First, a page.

AMAT311 Ordinary Differential Equations

MWF 9:20-10:15 ES 147

Instructor: Professor Edward
Thomas ES 132F

Phone 442-4623

Best way to reach me is by
email: et392@albany.edu

Office hours: MWF
10:25-10:45, 12:50-1:30, 2:45-3:15 and by appointment

A link to the class webpage
will be found at : www.albany.edu/~et392/AMAT311.htm

Text: Elementary Differential
Equations by Edward and Penney; we will be covering Chapters 1 through 4, plus
other topics if time permits.

You need to have this text on the first day
of class, not at some indeterminate later date (see the next paragraph.) If you
show up on the first day of class without the text, I will take this as a sign
of LACK OF PREPARATION.

In this course, you can learn both techniques
and theory by doing problems. So I am going to assign problems every single
day, starting on day one. They will be collected, graded and returned to you at
the next meeting and will serve as the springboard for what comes next. You
should assign them high priority…I’m not kidding on this.

Daily assignments will count one third of the
grade. The other two thirds will come from a Midterm and a Final.

Let’s articulate some
ground rules:

> First...there will be
ABSOLUTELY NO CELL PHONES, LAPTOPS or any other type of electronic devices in
use during class. Please take care of business and TURN THEM OFF before you
enter the classroom.

>Second…please
DO NOT come to class late as it is disruptive. Be in your seat, mentally alert
and ready to participate, at 9:20 when class begins.

>
Third …If you
get sick or have some other kind of emergency, please get in touch with me as
soon as you can so we can work things out.

> Fourth, classes begin on Wednesday
January 22^{nd}. ( You wouldn’t believe it but
in the past some peeps thought they could begin classes on a day of their own
choosing. That was a BIG mistake.)

Assignments:

1) Page 17 # 1,2,3,6,8,9,and 11,12

2) First, in the problem we analyzed in class, with
initial velocity 50 and initial height 100, what is the impact velocity, v_{THUD}_{
}? Next,
on page 18, let’s do # 24,26 and 31.

3) Page 43 # 4,13, 21, 22,25

4) Page 43 # 33-37

5) Both problems have to do with the logistic equation
which we began discussing in class. First, expand 1/P(150-P)
by partial fractions and integrate. Second, after integrating, show that P/(150 – P) = C e ^{(.06)t} We’ll pick it up there next time.

6) Using the
values of k and M postulated in the Verhulst model,
predict the US population values for the years 1845 and 1895. ( These are remarkably accurate.) Next, in the Doomsday/Extinction model
which we started in class, show that if P_{0} = 200 then Doomsday will
occur sometime in the 23^{rd} year.

7) Page 54 # 1-4,
17, 18, 24. Put each of these in linear form and calculate the integrating
factor. You can stop there. Make two copies…one to hand in and one to keep/

8) Page 54 Finish #1-4, 18 and 24

9) A handout sheet on a linear equation which arises in
connection with a falling body encountering air resistance. YOU KINDA HAD TO BE
THERE.

10)
A handout on
exact equations

11)
page98 # 2 -12 . As discussed in class, just test each equation to
determine if it is separable, linear or exact (or none of the above) and stop
there…you don’t need to solve.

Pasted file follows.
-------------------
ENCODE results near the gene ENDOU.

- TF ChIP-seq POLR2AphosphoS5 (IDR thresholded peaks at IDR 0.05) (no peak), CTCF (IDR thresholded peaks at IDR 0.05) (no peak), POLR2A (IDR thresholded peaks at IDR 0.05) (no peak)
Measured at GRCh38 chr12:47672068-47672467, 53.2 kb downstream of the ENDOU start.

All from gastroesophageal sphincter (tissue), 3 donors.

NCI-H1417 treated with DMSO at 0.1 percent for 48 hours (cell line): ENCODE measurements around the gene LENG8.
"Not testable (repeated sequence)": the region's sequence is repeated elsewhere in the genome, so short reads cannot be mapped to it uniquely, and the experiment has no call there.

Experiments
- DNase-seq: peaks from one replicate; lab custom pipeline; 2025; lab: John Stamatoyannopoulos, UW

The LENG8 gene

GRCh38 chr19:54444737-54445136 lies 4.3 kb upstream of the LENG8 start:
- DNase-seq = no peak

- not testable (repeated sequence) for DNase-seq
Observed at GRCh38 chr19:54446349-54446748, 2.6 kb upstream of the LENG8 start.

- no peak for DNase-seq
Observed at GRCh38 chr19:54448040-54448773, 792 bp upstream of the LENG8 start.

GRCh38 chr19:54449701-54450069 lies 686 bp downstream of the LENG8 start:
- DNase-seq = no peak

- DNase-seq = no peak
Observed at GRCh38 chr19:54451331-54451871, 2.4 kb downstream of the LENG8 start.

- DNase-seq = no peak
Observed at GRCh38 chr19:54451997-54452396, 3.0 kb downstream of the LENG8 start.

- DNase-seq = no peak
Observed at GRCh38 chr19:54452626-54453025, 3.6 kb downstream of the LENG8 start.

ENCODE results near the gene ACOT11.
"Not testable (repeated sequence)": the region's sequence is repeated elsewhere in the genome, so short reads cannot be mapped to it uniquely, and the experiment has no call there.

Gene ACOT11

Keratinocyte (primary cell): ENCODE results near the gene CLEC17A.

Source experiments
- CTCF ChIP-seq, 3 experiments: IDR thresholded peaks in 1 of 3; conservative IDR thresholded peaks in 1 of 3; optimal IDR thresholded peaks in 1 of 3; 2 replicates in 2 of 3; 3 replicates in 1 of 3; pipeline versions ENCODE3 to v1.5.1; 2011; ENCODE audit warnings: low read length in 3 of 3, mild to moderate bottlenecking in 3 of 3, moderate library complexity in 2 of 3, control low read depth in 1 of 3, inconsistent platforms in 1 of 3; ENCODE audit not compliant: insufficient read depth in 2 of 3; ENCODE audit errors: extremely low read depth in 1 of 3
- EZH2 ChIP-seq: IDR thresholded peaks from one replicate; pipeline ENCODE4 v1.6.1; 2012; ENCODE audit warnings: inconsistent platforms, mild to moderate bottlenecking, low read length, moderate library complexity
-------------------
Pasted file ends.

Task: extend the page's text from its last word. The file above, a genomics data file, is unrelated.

The Midterm
Exam will be on Monday, March 10^{th}

12) page 112 # 33-38

13) On page
134, take problems 3 – 9. Figure out which of them has complex roots and, for
these, write out the general solution.

14) page 145 # 1 and 2

15) page 145 # 3 and 4

16) page 147 # 14 part (a)

17) page 161 # 1, 2, 3

18) page 161 # 31, 32, 33

19) A handout
sheet with a problem on forced oscillations and resonance.

20) page 171 # 11, 12 ( omit finding c_{1 }and c_{2 })

21) First verify formula (21) on page 168 for
the equations in problems 11 and 12 on page 171 (which we just did for
homework.) ( Your answers for C should be sqrt(10)/4 and 5/3 sqrt(29), resp.) Then, do # 17 and 18 on page 171 except
don’t bother to graph C as a function of omega

22) A handout
asking you to take the formula for response amplitude in a mechanical system
and convert it to the corresponding formula for an electrical system. I will
leave some copies of the handout on my door. Added on Tuesday morning….
it seemed to work
out better for me if I took equation (2) , multiplied top and bottom by omega
(w), then took the w in the denominator into the square root sign, did some
algebra and THEN replaced L by m, R by c, 1/C by k and wE_{0} by F_{0
}to get the form (1)_{.}

23) Compute the
Laplace transforms of : sin(5t),
e^{3t}, and cos(t)…do these as improper integrals with limits
and everything as shown in class. ( Who knows? This
may be our last chance to do things this way.)

24)(a) Compute
L(t) as an improper integral. (b) Finish off the computation of L(u(t-a)) (c) Let
g(t) = 1 – u(t-a). Compute L(g(t)) using known
transforms and linearity. (d) Let h(t) = 12[ u(t-10) –
u(t-30)]. Draw the graph of h(t) and tell what it
might represent physically. Then, using linearity and known transforms, compute
L ( h(t))

25) Solve the following using Laplace
transforms: (1) x’ -4x = 1 , x(0) arbitrary ; (2) x’ + x = e^(2t) , x(0)
arbitrary; and (3) x’ -5x = sint(t) , x(0)
arbitrary

26)
page 287 # 1, 2, and 9

27)
a) Derive the formula for the Laplace transform of a
second derivative, using the formula for the first derivative. b) Following the
idea in class, derive the formula for L(t^{3}),
L(t^{4}) and then extrapolate to
get L(t^{n})

28)
page 314 # 1, 2, 3 , 6, 7, 10

29)
Try the bracket method to plot the solution to a problem you just did: #10 on
page 314

30) page 324
#2

_{ }